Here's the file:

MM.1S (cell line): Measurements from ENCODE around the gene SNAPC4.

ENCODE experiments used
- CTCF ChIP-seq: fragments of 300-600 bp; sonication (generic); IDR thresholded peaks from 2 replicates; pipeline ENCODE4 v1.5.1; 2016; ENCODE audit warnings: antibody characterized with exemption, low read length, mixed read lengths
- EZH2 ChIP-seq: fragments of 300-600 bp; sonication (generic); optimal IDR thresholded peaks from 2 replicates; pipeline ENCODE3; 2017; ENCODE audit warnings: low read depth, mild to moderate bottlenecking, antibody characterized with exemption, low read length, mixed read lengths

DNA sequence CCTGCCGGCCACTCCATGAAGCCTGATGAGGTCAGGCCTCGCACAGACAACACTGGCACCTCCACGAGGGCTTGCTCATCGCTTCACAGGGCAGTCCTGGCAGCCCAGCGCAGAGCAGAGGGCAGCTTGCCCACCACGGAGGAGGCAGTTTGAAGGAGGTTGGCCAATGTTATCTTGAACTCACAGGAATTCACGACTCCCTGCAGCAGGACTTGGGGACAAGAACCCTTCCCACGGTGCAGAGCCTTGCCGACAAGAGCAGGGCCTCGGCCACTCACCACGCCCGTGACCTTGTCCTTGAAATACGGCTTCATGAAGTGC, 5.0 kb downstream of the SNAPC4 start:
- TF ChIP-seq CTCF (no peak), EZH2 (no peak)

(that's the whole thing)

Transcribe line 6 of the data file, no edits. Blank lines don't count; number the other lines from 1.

- TF ChIP-seq CTCF (no peak), EZH2 (no peak)